Migrant workers in Bolton: final report
Steele, A and Hunt, L 2008, Migrant workers in Bolton: final report , Project Report, University of Salford, UK, Salford, UK.
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In May 2004, ten countries joined the European Union (EU): Cyprus, Czech Republic, Estonia, Hungary, Latvia, Lithuania, Malta, Poland, Slovakia and Slovenia. From that date, Cyprus and Malta had full free movement and right to work throughout the EU, while the remaining eight countries (referred to as the A8) had certain restrictions placed on them. In the UK, for example, the government regulated access through the Worker Registration Scheme, and restricted access to benefits. In 2007, the EU was also joined by Bulgaria and Romania (referred to as the A2). Nationals of these two countries were allowed gradual access to the UK labour market. Skilled workers were allowed access through the Highly Skilled Migrants Programme (HSMP), while for lower skilled workers quotas were set and restricted to specific schemes, such as the Seasonal Agricultural Workers Scheme (SAWS).1 According to the Audit Commission (2007)2, since May 2004, workers from these Accession countries have come to dominate UK arrivals. It is accurate to say that all areas of the country have been affected by the arrival of migrant groups, whether that is long-established populations, dispersed asylum seekers and refugees, or, more recently, migrant workers. Indeed, geographical distribution goes beyond traditional in-migration areas.3 What is clear is that different areas of the UK face a different combination of circumstances and, as such, require their own local responses.4 In light of this, some local authorities are making efforts to find out about the experiences and needs of these new and emerging communities. As Hazel Blears stated at a conference in November 2007: “We need to recognise the positive economic and cultural contribution of migration; but equally, the impact on communities and public services”. 5 This report presents the findings of a study looking at the needs and experiences of migrant workers living and working in Bolton. The research was commissioned by Bolton at Home, Bolton Community Homes and Bolton Council and was conducted by a team of researchers from the Salford Housing & Urban Studies Unit at the University of Salford. The study was greatly aided by research support from a number of Community Interviewers and was managed by a Steering Group composed of key stakeholders from Bolton at Home, Bolton Community Homes, Bolton Council and BREC.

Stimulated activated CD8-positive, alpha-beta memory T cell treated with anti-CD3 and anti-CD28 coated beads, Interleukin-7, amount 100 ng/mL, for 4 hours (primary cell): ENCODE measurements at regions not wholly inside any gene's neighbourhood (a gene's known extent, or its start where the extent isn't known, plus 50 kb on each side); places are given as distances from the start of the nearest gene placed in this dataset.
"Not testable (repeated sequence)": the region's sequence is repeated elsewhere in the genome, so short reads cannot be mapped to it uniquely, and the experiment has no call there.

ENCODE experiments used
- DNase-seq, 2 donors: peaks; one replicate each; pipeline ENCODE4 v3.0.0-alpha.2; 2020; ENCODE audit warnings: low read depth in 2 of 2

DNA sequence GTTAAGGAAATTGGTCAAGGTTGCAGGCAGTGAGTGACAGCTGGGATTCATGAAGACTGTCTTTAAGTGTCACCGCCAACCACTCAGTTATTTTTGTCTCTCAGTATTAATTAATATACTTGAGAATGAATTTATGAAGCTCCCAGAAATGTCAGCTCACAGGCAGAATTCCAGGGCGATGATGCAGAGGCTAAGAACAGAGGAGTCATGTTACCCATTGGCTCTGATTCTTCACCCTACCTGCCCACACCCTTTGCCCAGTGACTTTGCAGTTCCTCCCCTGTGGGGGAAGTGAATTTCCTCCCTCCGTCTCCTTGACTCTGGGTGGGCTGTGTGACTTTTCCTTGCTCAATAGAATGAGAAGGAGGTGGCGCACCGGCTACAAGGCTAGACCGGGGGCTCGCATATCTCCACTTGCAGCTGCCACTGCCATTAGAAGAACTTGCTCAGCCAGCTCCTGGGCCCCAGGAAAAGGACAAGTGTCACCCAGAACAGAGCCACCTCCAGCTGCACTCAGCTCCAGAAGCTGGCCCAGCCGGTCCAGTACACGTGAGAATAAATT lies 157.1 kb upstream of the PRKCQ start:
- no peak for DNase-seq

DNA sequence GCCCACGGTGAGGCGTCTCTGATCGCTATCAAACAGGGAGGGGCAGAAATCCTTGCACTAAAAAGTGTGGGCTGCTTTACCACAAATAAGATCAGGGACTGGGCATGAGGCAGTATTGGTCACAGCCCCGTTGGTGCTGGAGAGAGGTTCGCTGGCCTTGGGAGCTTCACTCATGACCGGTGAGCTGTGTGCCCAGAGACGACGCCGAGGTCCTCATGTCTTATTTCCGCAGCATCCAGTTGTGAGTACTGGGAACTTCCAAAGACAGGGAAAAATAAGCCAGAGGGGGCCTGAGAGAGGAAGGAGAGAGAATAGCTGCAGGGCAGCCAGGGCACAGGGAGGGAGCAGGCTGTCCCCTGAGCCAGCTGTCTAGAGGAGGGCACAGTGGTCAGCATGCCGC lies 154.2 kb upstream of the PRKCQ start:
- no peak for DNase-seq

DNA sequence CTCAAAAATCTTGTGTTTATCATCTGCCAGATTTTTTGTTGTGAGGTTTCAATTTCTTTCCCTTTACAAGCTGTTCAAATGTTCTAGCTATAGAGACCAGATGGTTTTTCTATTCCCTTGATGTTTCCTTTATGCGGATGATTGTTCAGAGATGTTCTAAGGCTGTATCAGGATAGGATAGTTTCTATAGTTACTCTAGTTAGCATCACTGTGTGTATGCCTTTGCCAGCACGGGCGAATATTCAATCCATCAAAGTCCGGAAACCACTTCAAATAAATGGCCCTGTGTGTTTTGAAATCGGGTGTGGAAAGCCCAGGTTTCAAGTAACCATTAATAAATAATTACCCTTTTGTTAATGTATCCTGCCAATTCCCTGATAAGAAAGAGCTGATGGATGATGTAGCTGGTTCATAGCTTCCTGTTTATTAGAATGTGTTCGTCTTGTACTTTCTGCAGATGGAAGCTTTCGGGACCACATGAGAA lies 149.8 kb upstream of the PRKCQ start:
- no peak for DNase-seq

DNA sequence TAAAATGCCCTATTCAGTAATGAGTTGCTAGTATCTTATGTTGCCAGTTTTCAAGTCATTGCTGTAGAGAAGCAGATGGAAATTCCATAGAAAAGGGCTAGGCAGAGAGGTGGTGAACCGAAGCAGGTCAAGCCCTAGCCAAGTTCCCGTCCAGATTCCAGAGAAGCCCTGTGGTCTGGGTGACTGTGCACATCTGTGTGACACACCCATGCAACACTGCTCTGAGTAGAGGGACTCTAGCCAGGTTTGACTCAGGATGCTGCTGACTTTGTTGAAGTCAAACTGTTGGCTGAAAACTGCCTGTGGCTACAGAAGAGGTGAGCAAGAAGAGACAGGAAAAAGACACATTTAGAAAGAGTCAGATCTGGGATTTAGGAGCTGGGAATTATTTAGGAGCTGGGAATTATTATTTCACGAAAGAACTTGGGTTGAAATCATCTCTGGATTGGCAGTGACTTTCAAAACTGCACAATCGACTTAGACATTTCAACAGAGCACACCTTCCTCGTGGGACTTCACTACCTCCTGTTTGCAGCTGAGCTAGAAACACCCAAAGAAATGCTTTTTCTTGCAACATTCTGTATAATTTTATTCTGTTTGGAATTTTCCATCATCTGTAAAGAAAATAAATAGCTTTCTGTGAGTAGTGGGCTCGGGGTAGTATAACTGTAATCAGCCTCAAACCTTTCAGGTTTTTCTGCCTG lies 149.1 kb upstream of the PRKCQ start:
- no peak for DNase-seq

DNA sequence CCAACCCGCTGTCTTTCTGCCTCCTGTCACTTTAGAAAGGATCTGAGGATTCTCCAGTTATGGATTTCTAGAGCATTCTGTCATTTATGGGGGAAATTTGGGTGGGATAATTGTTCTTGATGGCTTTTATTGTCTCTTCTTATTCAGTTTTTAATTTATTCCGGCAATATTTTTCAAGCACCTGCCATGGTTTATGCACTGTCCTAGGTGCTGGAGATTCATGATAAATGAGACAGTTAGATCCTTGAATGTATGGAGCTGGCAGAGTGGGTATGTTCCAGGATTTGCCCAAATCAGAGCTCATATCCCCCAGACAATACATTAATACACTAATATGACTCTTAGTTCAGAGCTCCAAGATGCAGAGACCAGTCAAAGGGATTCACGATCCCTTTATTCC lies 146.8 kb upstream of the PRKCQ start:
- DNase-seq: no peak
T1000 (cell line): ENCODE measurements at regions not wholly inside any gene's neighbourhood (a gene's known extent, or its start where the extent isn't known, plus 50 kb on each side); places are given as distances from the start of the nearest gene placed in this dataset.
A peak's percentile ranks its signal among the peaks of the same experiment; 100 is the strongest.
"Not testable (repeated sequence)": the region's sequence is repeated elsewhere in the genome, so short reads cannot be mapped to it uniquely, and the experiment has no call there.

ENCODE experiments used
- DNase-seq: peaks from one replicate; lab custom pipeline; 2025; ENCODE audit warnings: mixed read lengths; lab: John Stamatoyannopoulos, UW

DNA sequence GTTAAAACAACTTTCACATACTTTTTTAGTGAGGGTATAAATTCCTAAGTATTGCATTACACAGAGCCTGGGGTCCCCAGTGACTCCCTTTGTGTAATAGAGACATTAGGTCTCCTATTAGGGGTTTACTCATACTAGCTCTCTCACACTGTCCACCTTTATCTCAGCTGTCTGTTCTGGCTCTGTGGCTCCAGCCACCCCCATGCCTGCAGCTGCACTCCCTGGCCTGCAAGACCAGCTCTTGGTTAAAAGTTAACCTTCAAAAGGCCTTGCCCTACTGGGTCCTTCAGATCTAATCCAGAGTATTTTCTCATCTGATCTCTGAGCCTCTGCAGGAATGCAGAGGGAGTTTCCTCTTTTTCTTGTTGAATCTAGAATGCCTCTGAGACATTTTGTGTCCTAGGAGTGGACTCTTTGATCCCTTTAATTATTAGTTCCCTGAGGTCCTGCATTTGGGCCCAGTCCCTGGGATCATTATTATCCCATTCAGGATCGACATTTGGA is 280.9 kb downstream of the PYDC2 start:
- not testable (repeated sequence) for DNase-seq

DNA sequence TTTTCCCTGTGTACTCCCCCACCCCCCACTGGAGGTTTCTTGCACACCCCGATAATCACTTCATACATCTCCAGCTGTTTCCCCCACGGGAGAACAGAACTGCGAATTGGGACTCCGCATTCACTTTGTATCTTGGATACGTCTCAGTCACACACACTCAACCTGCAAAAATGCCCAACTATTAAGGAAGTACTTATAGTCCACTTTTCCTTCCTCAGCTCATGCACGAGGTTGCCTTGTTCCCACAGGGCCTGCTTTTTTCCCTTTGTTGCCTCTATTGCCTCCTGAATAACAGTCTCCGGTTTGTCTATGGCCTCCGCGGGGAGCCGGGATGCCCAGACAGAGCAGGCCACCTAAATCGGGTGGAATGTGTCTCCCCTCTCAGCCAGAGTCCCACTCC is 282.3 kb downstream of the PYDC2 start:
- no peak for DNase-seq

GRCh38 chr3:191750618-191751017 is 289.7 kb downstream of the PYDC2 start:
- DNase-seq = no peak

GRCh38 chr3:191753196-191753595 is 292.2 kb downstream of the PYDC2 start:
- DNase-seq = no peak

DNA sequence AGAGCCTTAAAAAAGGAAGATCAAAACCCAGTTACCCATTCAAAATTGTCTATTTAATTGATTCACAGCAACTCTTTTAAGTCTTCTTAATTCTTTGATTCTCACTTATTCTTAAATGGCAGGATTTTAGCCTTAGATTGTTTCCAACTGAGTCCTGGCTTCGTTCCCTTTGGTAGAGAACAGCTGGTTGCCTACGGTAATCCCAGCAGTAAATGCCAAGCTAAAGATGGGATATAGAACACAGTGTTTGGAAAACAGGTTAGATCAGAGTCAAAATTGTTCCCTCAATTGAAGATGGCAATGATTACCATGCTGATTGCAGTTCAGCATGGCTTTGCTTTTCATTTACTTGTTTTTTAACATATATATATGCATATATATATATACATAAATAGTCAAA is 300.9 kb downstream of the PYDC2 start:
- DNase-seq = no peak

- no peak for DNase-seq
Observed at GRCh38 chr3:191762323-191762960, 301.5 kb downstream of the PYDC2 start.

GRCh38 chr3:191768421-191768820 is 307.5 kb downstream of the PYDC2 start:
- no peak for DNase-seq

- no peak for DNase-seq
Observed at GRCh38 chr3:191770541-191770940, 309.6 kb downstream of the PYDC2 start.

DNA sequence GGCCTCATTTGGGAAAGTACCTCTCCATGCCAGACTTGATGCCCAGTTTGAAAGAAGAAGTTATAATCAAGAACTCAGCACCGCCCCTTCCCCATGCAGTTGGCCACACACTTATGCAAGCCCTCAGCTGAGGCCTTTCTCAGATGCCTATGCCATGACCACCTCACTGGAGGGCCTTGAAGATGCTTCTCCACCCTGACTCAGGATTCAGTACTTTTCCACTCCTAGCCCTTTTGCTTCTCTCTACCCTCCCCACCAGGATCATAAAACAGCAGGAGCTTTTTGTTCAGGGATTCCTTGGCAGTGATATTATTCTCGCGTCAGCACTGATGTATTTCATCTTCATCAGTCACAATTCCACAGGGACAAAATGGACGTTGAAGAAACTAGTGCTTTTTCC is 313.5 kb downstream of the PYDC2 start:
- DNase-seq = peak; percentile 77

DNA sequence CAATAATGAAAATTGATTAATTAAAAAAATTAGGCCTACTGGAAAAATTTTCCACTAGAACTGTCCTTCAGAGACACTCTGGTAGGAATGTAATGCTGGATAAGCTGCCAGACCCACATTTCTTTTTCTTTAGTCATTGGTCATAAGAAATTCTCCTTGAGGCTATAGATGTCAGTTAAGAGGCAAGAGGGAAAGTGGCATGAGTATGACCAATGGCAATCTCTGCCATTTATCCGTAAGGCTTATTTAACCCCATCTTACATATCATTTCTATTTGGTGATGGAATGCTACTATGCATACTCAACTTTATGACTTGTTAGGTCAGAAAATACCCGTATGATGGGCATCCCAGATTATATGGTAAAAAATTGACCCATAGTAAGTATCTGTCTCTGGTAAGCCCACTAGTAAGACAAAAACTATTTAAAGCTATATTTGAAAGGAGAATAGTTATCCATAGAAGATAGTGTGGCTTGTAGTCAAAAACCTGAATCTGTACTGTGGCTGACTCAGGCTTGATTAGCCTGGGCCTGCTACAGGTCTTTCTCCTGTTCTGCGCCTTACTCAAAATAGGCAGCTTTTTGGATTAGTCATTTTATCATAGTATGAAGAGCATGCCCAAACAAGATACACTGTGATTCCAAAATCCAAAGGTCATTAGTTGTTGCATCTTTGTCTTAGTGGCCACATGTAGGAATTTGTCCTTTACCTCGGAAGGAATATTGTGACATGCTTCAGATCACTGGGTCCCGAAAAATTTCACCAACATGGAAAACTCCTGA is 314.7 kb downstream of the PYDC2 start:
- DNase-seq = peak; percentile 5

|Item Type:||Monograph (Project Report)|
|Themes:||Subjects / Themes > H Social Sciences > HT Communities. Classes. Races|
Subjects / Themes > H Social Sciences > HD Industries. Land use. Labor > HD4801 Labor. Work. Working class
Subjects / Themes > H Social Sciences > HM Sociology
Subjects outside of the University Themes
|Schools:||Colleges and Schools > College of Science & Technology|
Colleges and Schools > College of Science & Technology > School of Environment and Life Sciences
Colleges and Schools > College of Science & Technology > School of Environment and Life Sciences > Ecosystems and Environment Research Centre
|Publisher:||University of Salford, UK|
|Funders:||Bolton at Home, Bolton Community Homes, Bolton Council|
|Depositing User:||Institutional Repository|
|Date Deposited:||23 Apr 2009 15:04|
|Last Modified:||08 Mar 2012 09:52|
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